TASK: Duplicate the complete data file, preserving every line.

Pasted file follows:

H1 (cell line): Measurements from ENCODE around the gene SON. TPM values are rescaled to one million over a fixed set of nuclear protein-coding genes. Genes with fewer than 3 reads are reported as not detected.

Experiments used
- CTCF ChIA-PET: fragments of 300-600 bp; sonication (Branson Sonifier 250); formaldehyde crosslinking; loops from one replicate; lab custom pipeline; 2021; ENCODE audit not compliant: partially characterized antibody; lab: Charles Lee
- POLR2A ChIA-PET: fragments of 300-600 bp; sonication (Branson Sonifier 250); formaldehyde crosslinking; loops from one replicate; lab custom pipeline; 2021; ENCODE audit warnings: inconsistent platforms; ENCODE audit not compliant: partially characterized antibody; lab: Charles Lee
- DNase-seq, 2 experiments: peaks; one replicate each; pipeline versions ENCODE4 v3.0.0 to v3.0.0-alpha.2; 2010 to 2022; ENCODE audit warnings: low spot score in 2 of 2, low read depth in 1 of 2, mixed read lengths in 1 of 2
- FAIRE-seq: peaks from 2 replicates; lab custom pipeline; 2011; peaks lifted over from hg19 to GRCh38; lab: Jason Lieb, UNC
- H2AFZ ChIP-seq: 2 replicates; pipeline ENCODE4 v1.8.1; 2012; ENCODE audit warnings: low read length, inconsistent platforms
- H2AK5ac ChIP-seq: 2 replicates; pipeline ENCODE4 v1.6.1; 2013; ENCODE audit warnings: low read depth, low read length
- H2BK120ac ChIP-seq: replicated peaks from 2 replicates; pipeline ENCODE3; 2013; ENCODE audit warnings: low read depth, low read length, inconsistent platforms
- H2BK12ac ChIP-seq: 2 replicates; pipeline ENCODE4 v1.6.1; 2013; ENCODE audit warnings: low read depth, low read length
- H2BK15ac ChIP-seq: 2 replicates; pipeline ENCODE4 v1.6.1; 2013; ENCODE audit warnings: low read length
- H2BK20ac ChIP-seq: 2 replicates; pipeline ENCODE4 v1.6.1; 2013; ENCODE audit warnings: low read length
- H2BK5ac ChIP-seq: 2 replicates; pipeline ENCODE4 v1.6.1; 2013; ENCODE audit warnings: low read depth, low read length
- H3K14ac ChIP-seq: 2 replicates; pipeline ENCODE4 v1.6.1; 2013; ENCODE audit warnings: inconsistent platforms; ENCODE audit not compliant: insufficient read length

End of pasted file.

H1 (cell line): Measurements from ENCODE around the gene SON. TPM values are rescaled to one million over a fixed set of nuclear protein-coding genes. Genes with fewer than 3 reads are reported as not detected.

Experiments used
- CTCF ChIA-PET: fragments of 300-600 bp; sonication (Branson Sonifier 250); formaldehyde crosslinking; loops from one replicate; lab custom pipeline; 2021; ENCODE audit not compliant: partially characterized antibody; lab: Charles Lee
- POLR2A ChIA-PET: fragments of 300-600 bp; sonication (Branson Sonifier 250); formaldehyde crosslinking; loops from one replicate; lab custom pipeline; 2021; ENCODE audit warnings: inconsistent platforms; ENCODE audit not compliant: partially characterized antibody; lab: Charles Lee
- DNase-seq, 2 experiments: peaks; one replicate each; pipeline versions ENCODE4 v3.0.0 to v3.0.0-alpha.2; 2010 to 2022; ENCODE audit warnings: low spot score in 2 of 2, low read depth in 1 of 2, mixed read lengths in 1 of 2
- FAIRE-seq: peaks from 2 replicates; lab custom pipeline; 2011; peaks lifted over from hg19 to GRCh38; lab: Jason Lieb, UNC
- H2AFZ ChIP-seq: 2 replicates; pipeline ENCODE4 v1.8.1; 2012; ENCODE audit warnings: low read length, inconsistent platforms
- H2AK5ac ChIP-seq: 2 replicates; pipeline ENCODE4 v1.6.1; 2013; ENCODE audit warnings: low read depth, low read length
- H2BK120ac ChIP-seq: replicated peaks from 2 replicates; pipeline ENCODE3; 2013; ENCODE audit warnings: low read depth, low read length, inconsistent platforms
- H2BK12ac ChIP-seq: 2 replicates; pipeline ENCODE4 v1.6.1; 2013; ENCODE audit warnings: low read depth, low read length
- H2BK15ac ChIP-seq: 2 replicates; pipeline ENCODE4 v1.6.1; 2013; ENCODE audit warnings: low read length
- H2BK20ac ChIP-seq: 2 replicates; pipeline ENCODE4 v1.6.1; 2013; ENCODE audit warnings: low read length
- H2BK5ac ChIP-seq: 2 replicates; pipeline ENCODE4 v1.6.1; 2013; ENCODE audit warnings: low read depth, low read length
- H3K14ac ChIP-seq: 2 replicates; pipeline ENCODE4 v1.6.1; 2013; ENCODE audit warnings: inconsistent platforms; ENCODE audit not compliant: insufficient read length